mid atlantic fisheries management council

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Next Monday, December 8th, the Mid-Atlantic Fisheries Management Council (MAFMC) meets in Baltimore to discuss an ecosystem approach to fisheries management. This meeting will include a session to consider potential action to protect unmanaged forage fish in areas outside the territorial three-mile line. This is the area where they are most likely to be harvested. When we think of forage fish, we usually think of menhaden. That’s because most fishermen are aware of steep declines in their numbers, but forage fish also includes other bait species like glass minnows, bay anchovies, silversides, grass shrimp, river herring, white shad, hickory shad, sand eels, and hundreds of others. While a few of these species are managed, albeit poorly, the overwhelming majority are not managed at all. As a result, they are being decimated by commercial fishing fleets.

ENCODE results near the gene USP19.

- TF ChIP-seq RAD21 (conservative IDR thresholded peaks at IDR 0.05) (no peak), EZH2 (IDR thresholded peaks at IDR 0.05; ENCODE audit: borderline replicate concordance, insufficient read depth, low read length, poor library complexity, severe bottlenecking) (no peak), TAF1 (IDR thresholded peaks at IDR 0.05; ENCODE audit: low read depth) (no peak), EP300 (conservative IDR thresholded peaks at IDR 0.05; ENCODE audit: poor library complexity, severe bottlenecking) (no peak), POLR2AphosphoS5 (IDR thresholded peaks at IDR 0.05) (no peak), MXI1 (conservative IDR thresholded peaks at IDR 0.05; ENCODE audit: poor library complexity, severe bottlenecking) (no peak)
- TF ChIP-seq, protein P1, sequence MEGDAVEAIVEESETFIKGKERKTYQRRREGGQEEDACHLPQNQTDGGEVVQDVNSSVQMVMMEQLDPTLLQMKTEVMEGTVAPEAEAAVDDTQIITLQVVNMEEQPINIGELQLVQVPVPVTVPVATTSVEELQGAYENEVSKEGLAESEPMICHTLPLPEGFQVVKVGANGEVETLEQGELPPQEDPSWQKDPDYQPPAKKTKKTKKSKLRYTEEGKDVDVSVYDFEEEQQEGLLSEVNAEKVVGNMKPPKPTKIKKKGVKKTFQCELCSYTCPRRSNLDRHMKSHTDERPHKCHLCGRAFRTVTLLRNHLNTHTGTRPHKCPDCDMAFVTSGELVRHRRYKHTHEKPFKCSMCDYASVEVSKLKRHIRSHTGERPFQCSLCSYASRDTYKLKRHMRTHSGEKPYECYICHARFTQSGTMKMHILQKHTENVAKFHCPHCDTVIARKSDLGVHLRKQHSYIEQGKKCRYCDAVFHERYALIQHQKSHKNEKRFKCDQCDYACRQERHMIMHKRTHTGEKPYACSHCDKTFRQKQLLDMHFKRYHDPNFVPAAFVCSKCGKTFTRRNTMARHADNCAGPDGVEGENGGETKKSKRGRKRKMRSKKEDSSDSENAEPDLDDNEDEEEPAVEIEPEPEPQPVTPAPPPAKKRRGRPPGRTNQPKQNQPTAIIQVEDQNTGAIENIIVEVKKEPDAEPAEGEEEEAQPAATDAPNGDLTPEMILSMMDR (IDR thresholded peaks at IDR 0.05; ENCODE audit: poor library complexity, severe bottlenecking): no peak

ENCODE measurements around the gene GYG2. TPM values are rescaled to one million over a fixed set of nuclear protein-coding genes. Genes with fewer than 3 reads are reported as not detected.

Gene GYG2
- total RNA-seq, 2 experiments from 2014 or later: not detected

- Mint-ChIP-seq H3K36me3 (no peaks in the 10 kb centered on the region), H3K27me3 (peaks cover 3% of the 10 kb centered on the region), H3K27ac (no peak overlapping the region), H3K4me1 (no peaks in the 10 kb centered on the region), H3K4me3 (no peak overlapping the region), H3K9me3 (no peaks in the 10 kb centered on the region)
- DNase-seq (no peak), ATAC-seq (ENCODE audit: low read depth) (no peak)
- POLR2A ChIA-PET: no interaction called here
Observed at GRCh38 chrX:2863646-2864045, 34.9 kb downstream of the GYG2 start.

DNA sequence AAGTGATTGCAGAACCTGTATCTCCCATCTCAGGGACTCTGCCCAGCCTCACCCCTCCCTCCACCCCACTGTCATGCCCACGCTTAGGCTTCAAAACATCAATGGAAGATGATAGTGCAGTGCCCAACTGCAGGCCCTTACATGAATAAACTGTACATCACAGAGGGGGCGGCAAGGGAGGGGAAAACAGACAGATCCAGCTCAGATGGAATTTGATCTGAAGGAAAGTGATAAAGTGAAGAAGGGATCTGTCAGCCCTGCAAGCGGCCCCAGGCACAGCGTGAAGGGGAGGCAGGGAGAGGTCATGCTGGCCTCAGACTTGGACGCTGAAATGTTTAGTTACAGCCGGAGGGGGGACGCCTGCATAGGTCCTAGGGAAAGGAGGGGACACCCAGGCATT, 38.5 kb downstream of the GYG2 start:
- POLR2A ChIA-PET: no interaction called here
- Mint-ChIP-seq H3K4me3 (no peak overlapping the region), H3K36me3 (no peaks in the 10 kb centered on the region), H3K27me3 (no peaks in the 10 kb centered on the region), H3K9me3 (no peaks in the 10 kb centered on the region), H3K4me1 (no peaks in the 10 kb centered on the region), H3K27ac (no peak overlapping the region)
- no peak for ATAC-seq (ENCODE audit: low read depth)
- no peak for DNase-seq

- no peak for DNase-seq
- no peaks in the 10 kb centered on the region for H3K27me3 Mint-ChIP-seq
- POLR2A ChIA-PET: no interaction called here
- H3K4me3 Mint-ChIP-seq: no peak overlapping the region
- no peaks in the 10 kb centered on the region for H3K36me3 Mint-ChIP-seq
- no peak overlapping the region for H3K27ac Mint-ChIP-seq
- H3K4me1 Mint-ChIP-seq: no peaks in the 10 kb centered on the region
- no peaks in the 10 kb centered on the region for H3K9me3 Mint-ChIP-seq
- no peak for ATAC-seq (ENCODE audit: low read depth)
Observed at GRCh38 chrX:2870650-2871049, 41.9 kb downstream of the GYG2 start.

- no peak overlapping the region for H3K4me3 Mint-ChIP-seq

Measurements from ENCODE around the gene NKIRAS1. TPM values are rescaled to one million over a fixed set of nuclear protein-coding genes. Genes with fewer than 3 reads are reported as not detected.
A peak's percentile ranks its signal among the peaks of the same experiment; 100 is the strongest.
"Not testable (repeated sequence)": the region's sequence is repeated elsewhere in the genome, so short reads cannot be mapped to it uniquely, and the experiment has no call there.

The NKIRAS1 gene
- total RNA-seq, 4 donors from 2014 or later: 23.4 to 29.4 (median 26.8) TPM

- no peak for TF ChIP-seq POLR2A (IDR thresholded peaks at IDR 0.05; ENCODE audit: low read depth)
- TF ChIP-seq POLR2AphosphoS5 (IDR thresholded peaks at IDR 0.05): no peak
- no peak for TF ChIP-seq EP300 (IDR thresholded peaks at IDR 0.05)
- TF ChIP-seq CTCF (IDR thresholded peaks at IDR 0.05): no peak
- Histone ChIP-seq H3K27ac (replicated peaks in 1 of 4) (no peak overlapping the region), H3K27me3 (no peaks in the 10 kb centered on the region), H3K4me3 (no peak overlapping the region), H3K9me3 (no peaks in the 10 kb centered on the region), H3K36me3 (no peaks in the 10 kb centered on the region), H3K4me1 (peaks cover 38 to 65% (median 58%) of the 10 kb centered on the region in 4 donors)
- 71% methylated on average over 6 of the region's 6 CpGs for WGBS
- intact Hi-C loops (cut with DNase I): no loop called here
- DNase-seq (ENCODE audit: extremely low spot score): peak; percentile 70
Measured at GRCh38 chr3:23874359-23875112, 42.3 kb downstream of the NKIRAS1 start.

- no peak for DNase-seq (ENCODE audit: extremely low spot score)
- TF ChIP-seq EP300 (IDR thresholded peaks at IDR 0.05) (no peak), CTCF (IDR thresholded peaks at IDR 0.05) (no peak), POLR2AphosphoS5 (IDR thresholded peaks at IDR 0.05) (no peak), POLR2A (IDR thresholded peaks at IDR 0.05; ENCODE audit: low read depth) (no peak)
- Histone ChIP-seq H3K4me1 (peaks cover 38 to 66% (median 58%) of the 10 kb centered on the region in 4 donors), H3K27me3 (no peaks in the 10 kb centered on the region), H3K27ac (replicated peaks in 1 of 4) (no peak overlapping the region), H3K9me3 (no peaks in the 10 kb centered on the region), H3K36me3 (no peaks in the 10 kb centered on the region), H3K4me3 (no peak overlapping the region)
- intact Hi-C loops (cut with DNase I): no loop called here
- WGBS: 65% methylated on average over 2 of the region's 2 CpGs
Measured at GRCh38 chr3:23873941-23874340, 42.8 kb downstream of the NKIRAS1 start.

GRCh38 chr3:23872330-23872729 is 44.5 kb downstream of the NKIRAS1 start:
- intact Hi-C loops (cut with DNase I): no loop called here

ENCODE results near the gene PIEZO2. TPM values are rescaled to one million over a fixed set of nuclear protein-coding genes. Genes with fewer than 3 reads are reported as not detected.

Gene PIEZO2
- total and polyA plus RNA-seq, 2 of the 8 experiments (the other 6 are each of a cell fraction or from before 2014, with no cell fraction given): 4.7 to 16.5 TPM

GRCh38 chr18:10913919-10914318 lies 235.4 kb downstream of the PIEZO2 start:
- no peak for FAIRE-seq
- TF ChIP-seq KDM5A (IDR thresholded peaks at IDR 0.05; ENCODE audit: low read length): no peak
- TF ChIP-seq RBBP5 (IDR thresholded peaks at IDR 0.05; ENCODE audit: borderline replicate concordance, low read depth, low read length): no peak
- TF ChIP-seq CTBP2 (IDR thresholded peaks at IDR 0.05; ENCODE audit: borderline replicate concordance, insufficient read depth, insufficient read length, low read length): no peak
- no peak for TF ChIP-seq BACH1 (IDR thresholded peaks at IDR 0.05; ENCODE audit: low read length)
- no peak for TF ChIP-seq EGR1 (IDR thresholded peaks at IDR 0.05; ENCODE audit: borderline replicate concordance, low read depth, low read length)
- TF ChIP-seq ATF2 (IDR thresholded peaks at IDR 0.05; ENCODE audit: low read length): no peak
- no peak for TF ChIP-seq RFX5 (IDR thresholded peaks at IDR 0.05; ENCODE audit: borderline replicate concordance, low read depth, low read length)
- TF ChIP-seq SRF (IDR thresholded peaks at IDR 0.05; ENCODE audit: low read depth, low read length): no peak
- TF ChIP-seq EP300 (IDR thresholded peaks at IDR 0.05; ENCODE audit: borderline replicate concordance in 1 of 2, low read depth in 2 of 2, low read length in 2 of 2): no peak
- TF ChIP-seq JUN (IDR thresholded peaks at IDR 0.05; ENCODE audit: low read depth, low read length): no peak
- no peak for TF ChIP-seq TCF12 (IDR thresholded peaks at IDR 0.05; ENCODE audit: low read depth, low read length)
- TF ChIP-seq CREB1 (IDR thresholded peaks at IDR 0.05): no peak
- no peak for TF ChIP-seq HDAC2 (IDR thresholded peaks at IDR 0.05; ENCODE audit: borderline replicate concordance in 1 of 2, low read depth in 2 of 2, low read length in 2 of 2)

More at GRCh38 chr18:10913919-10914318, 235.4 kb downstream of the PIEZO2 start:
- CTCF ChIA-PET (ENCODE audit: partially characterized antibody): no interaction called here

Every good fisherman I know is a conservationist at heart. About a year ago, my friend Trent Zivkovich gave me a copy of A Sand County Almanac by the father of wildlife ecology, Aldo Leopold. This book is considered by many to be the 20th century’s literary landmark for conservation writing. In it, Leopold proposed the “love of sport” as a primary motivation for environmental stewardship. I know from experience that he’s right. It is experience on the water that drives anglers with the right stuff to protect the waters we love and the fish and other animals that live in and around them. Read More!